Chris - I'm down here in Johannesburg, South Africa, joining you live from the southern hemisphere where scientists are putting together what could amount to a very, very powerful telescope indeed. To tell me more about it is Case Rijsdijk. He's from the South Africa Astronomical Observatory and is going to be part of SALT (the Southern African Large Telescope array). Case, what, actually is this telescope and how will it work?
Case - Well, it's a design very similar to one built in Texas, called the Hobby Eberly telescope which we're using as a prototype. Of course, we have to accept the changes in design and so on. But it's now been completed. The ground base was in 2000, and on the 1st of September 2005 we had the first images, the first light. We've had a couple of teething problems but the telescope is functioning well. It is, of course, an enormous undertaking to build such a complex piece of machinery. Many countries didn't believe we were capable of doing it but we proved them wrong. We've actually got a better telescope than the Americans have and we've got lots of partners from all over the world to join us in this vast project.
Chris - So when you say telescope - is this a telescope in the Isaac Newton/Galileo sense of the word or is it something different?
Case - No, it's very different. This telescope has what you call the Arecibo principle. A primary mirror stays fixed in altitude. It can rotate so we can see 70% of the sky for 20% of the cost. That makes it for us a great compromise for a developing country.
Chris - Light is focused with a mirror onto a detector. How big is that mirror?
Case - The mirror is 11 meters across.
Chris - That's huge!
Case - That's huge and the reason why it's not the largest single telescope in the world was quite simply that we don't always use all of that surface. As the telescope is parked, pointing at the object we look at there's a tracker beam at the top that moves across and collects the light. Of course, at some stages you're not looking exactly down the middle, you're looking slightly towards the side which means you're probably looking at an 8 or 9m telescope. Worst case scenario is a 7m telescope, best case scenario about 10.5m.
Chris - The published literature says you could see a candle flickering on the moons surface with this but obviously you don't want to look at the moon's surface with it. You want to do other things. What can you achieve with it?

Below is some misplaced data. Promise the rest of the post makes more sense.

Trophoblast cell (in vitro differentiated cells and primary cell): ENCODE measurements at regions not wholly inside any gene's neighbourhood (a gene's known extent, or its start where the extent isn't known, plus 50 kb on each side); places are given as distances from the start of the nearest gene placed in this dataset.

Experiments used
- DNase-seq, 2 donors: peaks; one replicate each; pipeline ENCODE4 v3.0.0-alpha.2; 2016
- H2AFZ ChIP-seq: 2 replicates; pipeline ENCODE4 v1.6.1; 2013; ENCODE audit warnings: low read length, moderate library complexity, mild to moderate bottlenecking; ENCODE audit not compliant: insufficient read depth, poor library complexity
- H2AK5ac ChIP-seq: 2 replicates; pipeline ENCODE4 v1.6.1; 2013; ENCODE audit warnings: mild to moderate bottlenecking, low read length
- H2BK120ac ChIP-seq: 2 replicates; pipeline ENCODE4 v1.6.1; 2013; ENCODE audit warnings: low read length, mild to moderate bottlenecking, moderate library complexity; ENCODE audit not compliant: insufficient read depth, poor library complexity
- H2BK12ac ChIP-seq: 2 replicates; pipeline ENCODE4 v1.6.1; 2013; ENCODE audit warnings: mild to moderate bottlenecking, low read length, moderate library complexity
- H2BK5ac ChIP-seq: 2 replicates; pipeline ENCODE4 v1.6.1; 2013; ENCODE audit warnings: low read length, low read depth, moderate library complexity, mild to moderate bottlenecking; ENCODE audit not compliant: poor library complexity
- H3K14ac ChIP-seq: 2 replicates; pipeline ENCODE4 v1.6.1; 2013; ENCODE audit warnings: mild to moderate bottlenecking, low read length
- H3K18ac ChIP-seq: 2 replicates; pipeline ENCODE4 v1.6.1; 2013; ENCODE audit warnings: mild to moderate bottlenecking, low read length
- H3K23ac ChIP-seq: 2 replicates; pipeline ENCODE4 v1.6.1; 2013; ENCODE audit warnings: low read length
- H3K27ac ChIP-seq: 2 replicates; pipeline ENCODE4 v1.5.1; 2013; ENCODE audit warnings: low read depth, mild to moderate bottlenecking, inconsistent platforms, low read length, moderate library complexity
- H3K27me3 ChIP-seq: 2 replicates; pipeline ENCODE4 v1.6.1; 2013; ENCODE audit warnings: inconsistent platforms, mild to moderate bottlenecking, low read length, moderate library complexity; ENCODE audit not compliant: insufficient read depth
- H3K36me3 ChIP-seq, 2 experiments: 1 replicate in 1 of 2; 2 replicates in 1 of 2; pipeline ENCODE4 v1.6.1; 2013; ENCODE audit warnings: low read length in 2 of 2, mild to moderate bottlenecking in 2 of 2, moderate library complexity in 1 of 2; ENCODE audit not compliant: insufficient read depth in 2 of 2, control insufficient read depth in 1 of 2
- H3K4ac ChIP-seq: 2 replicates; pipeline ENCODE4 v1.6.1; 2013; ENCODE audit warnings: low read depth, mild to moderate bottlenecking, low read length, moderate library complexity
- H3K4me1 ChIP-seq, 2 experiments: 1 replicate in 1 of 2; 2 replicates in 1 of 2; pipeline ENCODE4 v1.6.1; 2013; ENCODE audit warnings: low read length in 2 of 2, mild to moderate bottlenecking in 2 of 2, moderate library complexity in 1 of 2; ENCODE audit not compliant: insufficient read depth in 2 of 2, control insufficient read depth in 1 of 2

Case - Well, because it's got nearly 80 square metres of light collecting surface which is an enormous amount you can in fact do a lot of things which take very short periods of time. You can do time series analysis, rapidly rotating binary stars it's also designed to pick up planets around distant stars. We heard about that earlier on. SALT is ideally designed to do that. With that sort of capacity it can look back very, very far into the universe.
Chris - Why do we need another ground base telescope when we've got things like the Spitzer Space Telescope looking at infrared; we've got the Hubble telescope, on its last legs admittedly, but NASA have got the James Webb planned for 2013 so why do we need a ground base? Aren't there all kinds of problems with the atmosphere corrupting the image?
Case - Yes there is. Of course, we still need the ground base telescopes to do the high- a lot of the equipment that is required to analyse the light needs to be massive. It's tonnes of stuff which you can't put in a space telescope. Quite often nowadays you'll find that telescopes like Keck and VRT in South America, now SALT as well - they will be collaborating with the space telescopes to do more detailed work. Some telescopes, not SALT, can do what we call adaptive optics where they can actually remove, physically remove, the effects of the atmosphere. So for example VRT is South America is producing better images that Hubble even though it is on Earth. These are problems that develop in technology.
Chris - Is it fully functional or is there still a sort of work-up going on to get it up to scratch?
Case - We have found that there needs to be a substantial overlap between engineering and science. In America they stop the engineering, started the science and have had problems. We've tried to avoid that and we've got sort of a much longer lead-in chance of doing science. It is doing science, it's producing science and it's already produced some really good results.
Chris - I've got an email here which is from Johann Marsu. He says, 'I love this show, I listen to it while I'm in my cell culture hood,' so I'm guessing he's a cell biologist, 'I've got a question about the Big Bang. Recently I was told we could see the light from the Big Bang. How is this possible? Wouldn't the light from billions of years ago (given the universe is about 13+ billion years old) be absorbed and scattered all over the place by now?'
Case - No. It is possible to look back quite a long way but you cannot look back to the Big Bang. The universe was opaque. It was transparent to neutrinos but not to light. That only came at best 300,000 years after the Big Bang. At present we could probably look back about a billion years and do science there.
Chris - So why is that light still visible? What he's asking is, why hasn't the light become so spread out that we just can't see it?
Case - Well it's - I don't know. We can look back to a supernova with huge red shifts but the light has not been scattered or dispersed. This is a paper by Joe Silk. You can see the supernovae for a very long way back.